|Titolo:||When visual metaphors are tough but highly persuasive|
|Data di pubblicazione:||2018|
|Abstract:||Visual metaphors are pictorial counterparts of verbal metaphors such as Man is a wolf or The sky is crying. In a visual metaphor something the target, that is presented or suggested pictorially, is compared to something that belongs to another category the source, which is also presented or suggested pictorially. Visual metaphors are often used in advertising (Forceville 1994; Indurkhya & Ojha 2017), political cartoons (El Refaie 2003) and films (Whittock 1990; Fahlenbrach 2015). Figure 1 provides an example of a visual metaphor in advertisement, which shows people sitting in an airport. All of them but one has loudspeakers for their heads. The image conveys the noisy environment of airports and suggests that people talk so loudly in airports as if “their heads were loudspeakers”. Images that can be interpreted like this are called visual metaphors. Visual metaphors are creative in nature and enhances the persuasiveness of a message, which it intends to convey. However, the process to extract the intended message of visual metaphor requires higher cognitive effort as well as cultural background. Previous studies suggest that greater cognitive elaboration to comprehend a visual metaphor appearing in advertisements provides greater intellectual and creative satisfaction, which in turn leads to greater persuasion (Jeong 2008; Kim, Baek & Choi 2012). However, it can be argued that a very complex visual metaphor and detailed elaboration may also lead to confusion or misunderstanding. In this study, we aimed to explore the relationship between the complexity of a visual metaphor and its persuasiveness in conveying the intended message. In particular, we asked “what is the relationship between the cognitive effort employed to comprehend a visual metaphor and its persuasiveness?”. The study tested 20 visual metaphors appearing in print advertisements in different conditions. In these conditions, complexity of visual metaphor was varied by explicitly suggesting the source, the target and the intended message of metaphors. 24 Participants were asked to rate (1) the complexity involved in comprehending the metaphor, (2) appropriateness of the representation and (3) persuasiveness of the advertisement on a Likert scale. Results suggested that comprehension of visual metaphor negatively correlated with persuasiveness of visual metaphor when no explicit suggestion was given. There was no significant correlation between comprehension and persuasiveness when the visual metaphor was suggested with the target or the source or both. However, interestingly, when the intended message was suggested for a visual metaphor, participants still found it difficult to comprehend the visual metaphor but rated its persuasiveness very high. Based on our results, we conclude that (1) complexity involved in the comprehension of a visual metaphor leads to greater persuasiveness and perceived appropriateness and (2) suggestion of intended message does not reduce the complexity, instead it increases it by forcing them to look for alternative interpretations of the visual metaphor to arrive at the intended message. We argue that visual metaphors allow participants to get to the intended message by searching for cues that may lead to various possible interpretations of the visual metaphor. This multiple interpretation process requires greater cognitive effort but leads to greater persuasiveness.|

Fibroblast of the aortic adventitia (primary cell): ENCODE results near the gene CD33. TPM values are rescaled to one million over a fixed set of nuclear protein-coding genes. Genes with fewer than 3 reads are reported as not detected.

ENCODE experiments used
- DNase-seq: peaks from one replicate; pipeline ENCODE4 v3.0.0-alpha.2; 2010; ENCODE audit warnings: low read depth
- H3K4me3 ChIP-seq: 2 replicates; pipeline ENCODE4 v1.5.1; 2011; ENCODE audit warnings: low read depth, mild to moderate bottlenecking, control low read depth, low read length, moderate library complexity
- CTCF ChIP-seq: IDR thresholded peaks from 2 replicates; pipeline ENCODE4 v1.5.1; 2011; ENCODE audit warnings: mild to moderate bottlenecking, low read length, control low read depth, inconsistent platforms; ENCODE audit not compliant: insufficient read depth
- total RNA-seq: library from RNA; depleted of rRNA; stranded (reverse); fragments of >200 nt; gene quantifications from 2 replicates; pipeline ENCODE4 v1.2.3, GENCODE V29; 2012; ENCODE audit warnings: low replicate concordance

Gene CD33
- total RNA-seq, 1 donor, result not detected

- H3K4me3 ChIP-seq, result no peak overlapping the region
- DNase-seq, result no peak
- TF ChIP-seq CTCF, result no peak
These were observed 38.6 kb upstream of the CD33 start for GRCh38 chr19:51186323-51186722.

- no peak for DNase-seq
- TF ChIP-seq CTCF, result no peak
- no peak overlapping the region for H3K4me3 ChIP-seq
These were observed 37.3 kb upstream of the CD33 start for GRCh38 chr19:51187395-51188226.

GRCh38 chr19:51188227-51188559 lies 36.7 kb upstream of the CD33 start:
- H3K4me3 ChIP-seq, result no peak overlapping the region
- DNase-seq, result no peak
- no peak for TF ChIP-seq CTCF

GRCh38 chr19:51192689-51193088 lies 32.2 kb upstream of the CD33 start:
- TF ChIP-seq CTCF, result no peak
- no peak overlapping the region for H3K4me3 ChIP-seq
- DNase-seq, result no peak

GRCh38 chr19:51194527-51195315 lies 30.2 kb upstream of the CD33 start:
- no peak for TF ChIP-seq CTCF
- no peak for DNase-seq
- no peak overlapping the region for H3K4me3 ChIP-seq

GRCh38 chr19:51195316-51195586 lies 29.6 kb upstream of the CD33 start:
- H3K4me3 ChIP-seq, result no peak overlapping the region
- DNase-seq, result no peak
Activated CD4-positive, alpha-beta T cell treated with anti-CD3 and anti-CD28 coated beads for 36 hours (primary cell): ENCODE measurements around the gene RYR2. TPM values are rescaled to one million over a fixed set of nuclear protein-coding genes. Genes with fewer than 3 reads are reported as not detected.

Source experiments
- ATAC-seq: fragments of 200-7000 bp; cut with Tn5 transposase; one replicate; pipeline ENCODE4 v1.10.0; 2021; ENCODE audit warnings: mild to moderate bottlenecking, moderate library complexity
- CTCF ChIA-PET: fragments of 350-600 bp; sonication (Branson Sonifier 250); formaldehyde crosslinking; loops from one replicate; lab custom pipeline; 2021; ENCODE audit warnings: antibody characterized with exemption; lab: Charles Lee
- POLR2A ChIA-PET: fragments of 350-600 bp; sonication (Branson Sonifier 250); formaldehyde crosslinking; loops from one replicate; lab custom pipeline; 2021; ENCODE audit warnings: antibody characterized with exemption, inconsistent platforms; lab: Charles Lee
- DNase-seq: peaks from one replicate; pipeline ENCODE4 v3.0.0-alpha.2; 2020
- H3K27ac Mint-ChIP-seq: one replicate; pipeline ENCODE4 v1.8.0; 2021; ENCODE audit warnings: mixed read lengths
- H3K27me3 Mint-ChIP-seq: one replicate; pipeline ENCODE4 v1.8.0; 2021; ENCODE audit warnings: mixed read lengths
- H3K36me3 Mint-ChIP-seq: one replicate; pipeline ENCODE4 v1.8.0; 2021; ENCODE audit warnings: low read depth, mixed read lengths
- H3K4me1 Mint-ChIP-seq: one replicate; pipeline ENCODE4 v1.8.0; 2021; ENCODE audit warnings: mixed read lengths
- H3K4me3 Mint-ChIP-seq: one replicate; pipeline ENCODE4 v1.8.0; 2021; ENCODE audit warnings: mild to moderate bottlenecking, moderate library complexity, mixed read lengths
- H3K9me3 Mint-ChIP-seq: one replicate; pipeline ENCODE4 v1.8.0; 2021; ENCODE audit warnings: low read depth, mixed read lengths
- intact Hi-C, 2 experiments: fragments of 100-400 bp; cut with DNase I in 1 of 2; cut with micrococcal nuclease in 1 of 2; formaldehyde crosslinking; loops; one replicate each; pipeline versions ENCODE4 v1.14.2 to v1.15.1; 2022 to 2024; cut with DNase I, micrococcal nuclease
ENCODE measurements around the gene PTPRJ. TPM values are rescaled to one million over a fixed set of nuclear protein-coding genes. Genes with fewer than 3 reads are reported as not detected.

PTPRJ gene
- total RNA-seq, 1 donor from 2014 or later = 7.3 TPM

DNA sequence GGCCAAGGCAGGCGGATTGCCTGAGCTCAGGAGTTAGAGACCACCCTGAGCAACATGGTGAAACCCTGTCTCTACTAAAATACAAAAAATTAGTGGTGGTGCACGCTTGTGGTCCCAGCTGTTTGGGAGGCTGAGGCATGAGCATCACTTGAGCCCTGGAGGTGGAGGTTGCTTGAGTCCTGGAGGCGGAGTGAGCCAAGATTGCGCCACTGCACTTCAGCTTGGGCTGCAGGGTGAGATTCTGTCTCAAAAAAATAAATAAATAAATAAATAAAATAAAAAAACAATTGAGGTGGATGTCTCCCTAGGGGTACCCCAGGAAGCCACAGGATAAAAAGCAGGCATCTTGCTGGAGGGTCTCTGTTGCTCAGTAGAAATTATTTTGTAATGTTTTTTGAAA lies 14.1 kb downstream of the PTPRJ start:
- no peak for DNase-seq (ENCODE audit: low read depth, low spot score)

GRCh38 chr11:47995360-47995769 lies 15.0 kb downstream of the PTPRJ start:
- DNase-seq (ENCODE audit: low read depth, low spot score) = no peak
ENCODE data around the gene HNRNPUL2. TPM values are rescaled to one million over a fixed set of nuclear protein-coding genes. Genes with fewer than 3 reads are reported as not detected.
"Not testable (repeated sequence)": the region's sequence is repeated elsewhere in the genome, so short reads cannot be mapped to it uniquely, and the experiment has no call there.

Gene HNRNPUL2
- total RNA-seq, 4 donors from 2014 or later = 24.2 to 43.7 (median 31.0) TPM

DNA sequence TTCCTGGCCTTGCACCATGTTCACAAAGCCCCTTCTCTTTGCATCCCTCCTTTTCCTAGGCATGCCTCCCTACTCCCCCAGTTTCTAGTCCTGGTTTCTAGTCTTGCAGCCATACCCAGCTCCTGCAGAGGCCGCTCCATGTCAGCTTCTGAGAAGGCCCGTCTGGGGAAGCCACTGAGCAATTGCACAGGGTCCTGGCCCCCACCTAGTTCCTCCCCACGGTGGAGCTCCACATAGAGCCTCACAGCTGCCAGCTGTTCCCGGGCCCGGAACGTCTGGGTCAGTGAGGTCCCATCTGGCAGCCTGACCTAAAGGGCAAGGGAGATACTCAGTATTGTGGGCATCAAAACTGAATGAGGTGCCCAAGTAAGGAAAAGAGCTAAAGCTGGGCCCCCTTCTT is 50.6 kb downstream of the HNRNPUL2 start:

|Tipologia:||1.5 Abstract in rivista|
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